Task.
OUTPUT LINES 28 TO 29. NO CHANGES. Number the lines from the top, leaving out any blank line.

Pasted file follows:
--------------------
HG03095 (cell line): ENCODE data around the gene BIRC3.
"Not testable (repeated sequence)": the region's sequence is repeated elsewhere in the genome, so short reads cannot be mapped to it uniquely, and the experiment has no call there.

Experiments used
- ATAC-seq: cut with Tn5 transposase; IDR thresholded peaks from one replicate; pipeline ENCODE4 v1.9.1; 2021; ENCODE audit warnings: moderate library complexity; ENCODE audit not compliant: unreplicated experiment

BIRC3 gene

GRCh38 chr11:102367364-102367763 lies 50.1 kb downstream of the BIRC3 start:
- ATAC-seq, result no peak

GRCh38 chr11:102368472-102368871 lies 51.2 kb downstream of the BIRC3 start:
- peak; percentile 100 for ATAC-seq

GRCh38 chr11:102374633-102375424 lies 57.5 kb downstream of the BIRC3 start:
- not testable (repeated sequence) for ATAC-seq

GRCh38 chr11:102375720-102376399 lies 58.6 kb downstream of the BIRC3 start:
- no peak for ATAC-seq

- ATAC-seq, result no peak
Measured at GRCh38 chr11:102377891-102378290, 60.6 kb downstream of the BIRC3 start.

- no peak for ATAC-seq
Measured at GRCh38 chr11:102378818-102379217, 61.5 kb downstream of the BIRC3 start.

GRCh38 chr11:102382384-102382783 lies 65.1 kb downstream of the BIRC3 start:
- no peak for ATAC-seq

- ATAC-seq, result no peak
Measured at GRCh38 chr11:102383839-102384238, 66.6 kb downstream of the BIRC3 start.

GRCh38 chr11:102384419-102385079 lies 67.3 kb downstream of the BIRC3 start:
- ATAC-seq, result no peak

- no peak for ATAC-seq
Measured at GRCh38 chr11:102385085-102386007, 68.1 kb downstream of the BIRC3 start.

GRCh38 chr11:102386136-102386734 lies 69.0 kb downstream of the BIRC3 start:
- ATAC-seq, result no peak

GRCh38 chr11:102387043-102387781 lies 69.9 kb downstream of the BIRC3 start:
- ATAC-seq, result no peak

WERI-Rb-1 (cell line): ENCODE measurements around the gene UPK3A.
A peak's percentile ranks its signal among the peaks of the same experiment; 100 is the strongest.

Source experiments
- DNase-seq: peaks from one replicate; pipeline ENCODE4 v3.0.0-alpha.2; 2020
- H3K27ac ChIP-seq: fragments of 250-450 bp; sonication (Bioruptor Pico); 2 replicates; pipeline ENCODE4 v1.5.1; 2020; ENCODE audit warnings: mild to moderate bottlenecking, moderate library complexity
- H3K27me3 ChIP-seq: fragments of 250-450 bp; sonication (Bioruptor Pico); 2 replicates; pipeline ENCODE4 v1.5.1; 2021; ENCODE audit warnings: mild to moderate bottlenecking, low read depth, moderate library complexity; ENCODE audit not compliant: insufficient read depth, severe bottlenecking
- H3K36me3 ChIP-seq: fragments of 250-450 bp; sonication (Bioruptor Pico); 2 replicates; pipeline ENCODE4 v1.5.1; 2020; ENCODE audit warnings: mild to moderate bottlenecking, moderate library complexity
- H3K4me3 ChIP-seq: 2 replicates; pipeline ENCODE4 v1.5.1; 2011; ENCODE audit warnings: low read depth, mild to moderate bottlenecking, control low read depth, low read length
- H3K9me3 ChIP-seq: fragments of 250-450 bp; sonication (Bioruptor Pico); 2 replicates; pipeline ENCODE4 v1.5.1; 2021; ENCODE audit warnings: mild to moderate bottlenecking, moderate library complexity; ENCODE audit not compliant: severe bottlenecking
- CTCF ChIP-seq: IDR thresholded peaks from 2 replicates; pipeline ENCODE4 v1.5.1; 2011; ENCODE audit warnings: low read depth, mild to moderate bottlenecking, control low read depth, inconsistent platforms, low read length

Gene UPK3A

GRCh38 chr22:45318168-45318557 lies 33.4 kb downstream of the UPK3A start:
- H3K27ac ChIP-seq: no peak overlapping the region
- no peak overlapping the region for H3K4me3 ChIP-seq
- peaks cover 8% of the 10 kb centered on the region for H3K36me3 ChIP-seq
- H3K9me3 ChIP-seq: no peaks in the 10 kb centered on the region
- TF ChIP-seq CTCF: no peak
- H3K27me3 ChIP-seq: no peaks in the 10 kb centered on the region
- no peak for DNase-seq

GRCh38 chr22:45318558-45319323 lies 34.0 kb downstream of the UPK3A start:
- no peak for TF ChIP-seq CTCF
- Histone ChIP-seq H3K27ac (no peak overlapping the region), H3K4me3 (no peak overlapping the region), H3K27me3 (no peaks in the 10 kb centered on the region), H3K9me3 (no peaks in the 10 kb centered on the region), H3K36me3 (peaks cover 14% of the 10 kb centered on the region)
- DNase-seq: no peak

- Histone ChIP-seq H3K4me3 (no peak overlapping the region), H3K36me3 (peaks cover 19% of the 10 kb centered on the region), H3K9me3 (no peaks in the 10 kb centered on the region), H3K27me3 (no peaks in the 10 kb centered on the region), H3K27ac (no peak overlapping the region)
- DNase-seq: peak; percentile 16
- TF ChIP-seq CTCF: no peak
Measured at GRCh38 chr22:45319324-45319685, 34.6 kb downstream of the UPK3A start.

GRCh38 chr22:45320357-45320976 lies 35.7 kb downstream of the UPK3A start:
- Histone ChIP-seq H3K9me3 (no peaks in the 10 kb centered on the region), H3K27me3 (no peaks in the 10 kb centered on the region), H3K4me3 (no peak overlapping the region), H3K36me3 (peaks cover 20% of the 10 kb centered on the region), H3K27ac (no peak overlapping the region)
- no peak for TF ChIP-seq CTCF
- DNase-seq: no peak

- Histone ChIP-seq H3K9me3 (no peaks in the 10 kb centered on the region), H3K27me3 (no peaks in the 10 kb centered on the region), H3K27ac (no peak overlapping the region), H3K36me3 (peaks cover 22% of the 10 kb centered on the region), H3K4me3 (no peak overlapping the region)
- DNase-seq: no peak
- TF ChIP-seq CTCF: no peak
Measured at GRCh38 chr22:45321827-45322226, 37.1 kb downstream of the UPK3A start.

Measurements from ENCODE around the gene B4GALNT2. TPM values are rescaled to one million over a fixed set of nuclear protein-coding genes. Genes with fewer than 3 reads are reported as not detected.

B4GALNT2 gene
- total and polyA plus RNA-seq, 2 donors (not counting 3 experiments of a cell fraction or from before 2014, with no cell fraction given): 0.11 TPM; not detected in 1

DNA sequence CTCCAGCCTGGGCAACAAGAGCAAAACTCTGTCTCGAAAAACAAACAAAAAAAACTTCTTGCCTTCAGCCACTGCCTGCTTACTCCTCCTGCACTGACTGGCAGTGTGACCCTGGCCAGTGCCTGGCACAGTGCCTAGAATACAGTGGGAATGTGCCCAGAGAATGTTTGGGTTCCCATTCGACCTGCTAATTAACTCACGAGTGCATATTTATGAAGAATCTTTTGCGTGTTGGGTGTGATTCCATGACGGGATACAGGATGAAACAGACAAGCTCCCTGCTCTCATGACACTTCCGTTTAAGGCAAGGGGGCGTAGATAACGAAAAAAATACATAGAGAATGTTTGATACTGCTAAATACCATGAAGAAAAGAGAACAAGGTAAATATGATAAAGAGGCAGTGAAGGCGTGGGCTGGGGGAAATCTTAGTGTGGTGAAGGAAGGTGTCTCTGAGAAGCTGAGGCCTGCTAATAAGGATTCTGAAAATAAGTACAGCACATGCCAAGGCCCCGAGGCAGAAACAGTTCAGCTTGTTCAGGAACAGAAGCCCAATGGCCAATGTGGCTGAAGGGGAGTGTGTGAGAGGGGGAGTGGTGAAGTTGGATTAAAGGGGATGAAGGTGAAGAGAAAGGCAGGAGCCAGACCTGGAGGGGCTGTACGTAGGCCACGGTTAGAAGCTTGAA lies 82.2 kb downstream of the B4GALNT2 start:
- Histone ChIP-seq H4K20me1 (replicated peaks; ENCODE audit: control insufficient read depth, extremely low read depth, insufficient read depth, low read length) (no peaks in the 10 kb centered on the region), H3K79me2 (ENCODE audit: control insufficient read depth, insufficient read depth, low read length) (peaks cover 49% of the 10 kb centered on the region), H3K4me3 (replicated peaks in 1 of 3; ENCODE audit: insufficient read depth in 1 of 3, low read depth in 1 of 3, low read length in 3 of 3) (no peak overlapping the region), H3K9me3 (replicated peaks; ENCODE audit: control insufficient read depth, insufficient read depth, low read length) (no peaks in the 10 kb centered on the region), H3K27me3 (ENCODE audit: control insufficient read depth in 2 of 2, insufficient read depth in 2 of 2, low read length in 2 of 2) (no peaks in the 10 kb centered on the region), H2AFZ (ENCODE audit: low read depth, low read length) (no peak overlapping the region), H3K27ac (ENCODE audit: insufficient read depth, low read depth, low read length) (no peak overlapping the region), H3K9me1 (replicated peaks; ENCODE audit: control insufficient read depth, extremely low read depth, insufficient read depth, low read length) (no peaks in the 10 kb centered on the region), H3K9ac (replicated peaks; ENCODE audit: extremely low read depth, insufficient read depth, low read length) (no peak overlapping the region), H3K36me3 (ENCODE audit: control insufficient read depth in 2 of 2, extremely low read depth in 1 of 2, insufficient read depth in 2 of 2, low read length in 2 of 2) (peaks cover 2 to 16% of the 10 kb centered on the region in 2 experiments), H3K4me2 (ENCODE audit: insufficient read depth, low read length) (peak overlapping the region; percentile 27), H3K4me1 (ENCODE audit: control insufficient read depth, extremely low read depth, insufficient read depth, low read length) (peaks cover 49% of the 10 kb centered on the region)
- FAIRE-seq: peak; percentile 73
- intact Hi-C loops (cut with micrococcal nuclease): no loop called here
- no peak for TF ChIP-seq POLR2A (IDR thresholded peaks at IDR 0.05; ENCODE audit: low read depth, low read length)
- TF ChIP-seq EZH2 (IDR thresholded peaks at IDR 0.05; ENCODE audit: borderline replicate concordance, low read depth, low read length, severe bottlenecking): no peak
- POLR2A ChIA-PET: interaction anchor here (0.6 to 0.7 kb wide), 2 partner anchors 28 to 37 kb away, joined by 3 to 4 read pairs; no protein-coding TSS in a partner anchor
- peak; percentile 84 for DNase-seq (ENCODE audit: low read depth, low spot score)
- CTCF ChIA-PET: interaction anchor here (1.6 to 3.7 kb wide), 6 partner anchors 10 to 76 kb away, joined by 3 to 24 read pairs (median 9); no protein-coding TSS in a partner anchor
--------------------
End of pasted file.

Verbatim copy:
GRCh38 chr11:102387043-102387781 lies 69.9 kb downstream of the BIRC3 start:
- ATAC-seq, result no peak